The immunotherapy drug nivolumab conferred a survival benefit in patients with head and neck cancer over standard chemotherapy, according to study results presented at the American Association for Cancer Research (AACR) 2016 Annual Meeting.1
In this phase III trial (CheckMate-141), patients who took nivolumab were more than twice as likely to be alive compared with patients who received chemotherapy 1 year after the trial. Head and neck cancer is particularly challenging to treat, and these results are the first demonstrating an immunotherapy as effective in treating the disease. In addition, the increased survival was particularly pronounced in patients with HPV-positive head and neck cancer.
Patients with relapsed or metastatic head and neck cancer were given either nivolumab (n = 240) or 1 of 3 different chemotherapies (n = 121). More than one-third (36%) of patients treated with nivolumab were still alive at 1 year whereas only 17% of patients treated with chemotherapy were still alive at 1 year.
Median survival for patients on nivolumab was 7.5 months, and median survival for patients on chemotherapy was 5.1 months.
In patients with HPV-positive disease (n = 179), those on nivolumab experienced median survival of 9.1 months, whereas those on chemotherapy experienced median survival of 4.4 months. Median survival in HPV-negative patients was 7.5 months with nivolumab and 5.8 months with chemotherapy.
Only 59% of patients on nivolumab experienced side effects, compared with 77.5% of patients on chemotherapy. Severe side effect rates were also lower in the nivolumab arm: 13% of patients experienced severe side effects compared with 35% of patients receiving chemotherapy.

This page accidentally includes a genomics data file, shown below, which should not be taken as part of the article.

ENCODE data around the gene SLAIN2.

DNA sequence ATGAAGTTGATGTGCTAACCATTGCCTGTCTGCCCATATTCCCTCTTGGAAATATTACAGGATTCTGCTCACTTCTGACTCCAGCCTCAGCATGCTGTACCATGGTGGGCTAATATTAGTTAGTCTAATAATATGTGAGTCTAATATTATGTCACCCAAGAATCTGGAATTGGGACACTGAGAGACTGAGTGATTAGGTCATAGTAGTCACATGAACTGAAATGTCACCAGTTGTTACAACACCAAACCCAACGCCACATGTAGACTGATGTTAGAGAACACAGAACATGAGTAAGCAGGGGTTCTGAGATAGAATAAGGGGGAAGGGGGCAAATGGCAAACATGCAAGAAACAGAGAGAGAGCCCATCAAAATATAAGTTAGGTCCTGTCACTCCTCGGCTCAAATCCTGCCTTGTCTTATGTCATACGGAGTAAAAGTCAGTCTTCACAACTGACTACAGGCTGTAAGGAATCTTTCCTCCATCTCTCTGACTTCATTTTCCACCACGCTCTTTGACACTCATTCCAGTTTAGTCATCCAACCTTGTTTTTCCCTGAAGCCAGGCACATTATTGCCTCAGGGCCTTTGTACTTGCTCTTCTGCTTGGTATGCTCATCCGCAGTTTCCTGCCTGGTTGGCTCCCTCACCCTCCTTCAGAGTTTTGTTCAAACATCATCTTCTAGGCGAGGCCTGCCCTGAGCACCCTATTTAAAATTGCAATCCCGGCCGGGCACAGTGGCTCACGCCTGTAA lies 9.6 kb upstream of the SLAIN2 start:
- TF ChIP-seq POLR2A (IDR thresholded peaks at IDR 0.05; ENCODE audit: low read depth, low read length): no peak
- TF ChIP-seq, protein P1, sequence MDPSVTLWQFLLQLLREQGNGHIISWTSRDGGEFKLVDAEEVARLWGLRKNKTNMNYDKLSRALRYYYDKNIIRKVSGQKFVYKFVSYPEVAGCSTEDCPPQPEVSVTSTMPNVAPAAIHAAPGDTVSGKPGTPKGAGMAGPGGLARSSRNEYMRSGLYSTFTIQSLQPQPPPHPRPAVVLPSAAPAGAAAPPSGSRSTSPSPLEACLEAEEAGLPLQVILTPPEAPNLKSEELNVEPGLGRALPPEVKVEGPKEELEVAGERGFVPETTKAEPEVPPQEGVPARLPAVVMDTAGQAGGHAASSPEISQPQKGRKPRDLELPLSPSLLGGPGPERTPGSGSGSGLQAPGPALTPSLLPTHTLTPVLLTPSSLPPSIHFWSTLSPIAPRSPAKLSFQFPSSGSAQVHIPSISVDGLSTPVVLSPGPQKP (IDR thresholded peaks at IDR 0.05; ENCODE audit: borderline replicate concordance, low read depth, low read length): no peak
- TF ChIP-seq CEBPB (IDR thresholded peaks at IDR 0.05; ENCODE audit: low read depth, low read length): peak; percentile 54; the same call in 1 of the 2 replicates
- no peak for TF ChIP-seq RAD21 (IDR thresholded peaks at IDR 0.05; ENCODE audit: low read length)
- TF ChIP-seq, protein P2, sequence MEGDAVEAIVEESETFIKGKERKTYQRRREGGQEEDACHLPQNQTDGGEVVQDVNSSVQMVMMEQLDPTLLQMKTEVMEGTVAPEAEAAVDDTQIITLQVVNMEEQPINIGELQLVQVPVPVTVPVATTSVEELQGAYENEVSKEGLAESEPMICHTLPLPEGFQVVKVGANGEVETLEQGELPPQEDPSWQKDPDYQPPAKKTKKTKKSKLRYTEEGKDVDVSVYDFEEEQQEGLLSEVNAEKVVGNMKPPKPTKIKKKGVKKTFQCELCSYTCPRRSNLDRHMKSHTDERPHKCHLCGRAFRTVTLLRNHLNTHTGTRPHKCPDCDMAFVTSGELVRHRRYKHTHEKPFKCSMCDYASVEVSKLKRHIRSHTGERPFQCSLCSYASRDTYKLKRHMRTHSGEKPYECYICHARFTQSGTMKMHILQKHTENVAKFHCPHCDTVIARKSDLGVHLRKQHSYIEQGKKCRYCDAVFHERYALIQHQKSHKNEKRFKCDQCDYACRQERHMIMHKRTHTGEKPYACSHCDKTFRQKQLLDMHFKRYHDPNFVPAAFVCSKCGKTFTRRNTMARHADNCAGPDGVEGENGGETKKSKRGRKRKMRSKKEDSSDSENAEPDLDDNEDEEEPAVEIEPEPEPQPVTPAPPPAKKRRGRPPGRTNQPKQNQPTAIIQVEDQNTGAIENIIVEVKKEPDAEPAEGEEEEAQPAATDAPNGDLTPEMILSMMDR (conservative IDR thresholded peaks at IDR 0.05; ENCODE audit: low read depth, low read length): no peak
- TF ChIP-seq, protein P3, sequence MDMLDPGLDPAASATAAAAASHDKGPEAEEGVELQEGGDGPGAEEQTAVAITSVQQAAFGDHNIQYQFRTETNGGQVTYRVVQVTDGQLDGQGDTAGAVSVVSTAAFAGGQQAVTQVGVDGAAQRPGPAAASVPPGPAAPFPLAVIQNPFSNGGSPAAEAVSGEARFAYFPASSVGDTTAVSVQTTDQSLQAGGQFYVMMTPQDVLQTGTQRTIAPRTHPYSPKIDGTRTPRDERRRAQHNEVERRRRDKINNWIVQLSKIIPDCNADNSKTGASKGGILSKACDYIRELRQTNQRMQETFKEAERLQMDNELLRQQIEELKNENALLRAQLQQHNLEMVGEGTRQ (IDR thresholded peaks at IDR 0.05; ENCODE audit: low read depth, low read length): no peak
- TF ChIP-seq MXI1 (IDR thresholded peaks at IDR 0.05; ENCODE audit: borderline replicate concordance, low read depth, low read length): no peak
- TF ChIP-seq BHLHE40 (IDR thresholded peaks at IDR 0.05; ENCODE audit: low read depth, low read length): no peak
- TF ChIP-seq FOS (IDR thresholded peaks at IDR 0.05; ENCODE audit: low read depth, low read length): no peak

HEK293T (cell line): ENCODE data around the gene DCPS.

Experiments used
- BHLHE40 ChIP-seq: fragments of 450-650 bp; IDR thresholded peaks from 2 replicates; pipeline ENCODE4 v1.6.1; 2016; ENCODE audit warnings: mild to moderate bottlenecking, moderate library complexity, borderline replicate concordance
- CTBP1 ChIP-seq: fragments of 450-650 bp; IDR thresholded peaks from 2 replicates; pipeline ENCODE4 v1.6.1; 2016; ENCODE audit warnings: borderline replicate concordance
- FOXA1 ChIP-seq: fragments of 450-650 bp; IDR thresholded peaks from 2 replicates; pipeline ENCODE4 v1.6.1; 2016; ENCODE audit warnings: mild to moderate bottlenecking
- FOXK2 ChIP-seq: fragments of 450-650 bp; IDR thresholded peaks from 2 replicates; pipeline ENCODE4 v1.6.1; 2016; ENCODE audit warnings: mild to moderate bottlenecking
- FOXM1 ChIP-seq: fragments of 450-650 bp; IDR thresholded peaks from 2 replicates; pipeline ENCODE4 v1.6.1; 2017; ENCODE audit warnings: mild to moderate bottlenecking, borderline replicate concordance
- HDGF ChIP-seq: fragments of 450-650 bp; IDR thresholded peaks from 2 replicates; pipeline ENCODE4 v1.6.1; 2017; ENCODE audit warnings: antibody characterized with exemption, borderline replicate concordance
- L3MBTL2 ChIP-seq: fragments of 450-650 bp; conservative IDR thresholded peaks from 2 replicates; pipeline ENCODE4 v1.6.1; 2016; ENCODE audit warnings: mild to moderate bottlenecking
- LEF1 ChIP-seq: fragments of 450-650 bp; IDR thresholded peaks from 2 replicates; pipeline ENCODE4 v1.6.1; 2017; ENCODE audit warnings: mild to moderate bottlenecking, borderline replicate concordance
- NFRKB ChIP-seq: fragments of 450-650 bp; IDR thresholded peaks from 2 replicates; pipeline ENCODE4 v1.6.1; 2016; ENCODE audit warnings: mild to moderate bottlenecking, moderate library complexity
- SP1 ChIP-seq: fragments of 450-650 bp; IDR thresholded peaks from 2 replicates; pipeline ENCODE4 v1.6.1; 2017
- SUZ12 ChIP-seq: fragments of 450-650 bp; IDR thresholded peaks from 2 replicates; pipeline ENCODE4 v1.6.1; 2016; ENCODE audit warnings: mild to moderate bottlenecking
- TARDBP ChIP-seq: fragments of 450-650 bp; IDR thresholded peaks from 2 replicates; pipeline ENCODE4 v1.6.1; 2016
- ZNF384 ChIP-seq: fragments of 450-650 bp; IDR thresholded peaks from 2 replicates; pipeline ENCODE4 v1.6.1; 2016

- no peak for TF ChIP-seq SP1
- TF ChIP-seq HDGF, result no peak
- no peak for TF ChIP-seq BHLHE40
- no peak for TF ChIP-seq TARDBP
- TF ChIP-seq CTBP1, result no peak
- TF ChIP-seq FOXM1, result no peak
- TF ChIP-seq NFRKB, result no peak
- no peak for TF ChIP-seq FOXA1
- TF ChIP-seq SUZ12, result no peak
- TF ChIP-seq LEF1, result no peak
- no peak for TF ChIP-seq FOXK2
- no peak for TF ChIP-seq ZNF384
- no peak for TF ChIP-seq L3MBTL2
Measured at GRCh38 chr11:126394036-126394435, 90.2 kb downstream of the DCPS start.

“This new trial is a potential game changer for head and neck cancer, introducing a new drug treatment into our armory that at last is better than standard chemotherapy. Nivolumab is one of a new wave of immunotherapies that are beginning to have an impact across cancer treatment, and which will offer even greater promise in the future as we understand how best to use them,” said Kevin Harrington, MD, PhD, professor of biological cancer therapies at The Institute of Cancer Research, London, England, and consultant at The Royal Marsden NHS Foundation Trust, and leader in the trial.
“Once it has relapsed or spread, head and neck cancer is extremely difficult to treat, with surgery and radiotherapy often impossible. So it’s very good news for patients that these interim results indicate we now have a new treatment that works, and can significantly extend life.”
Bristol-Myers Squibb funded this study.
1. Gillison ML, Blumenschein G Jr, Fayette J, et al. Nivolumab (nivo) vs investigator’s choice (IC) for recurrent or metastatic (R/M) head and neck squamous cell carcinoma (HNSCC): CheckMate-141. Plenary session at: American Association for Cancer Research 2016 Annual Meeting; April 16-20,2016; New Orleans, LA.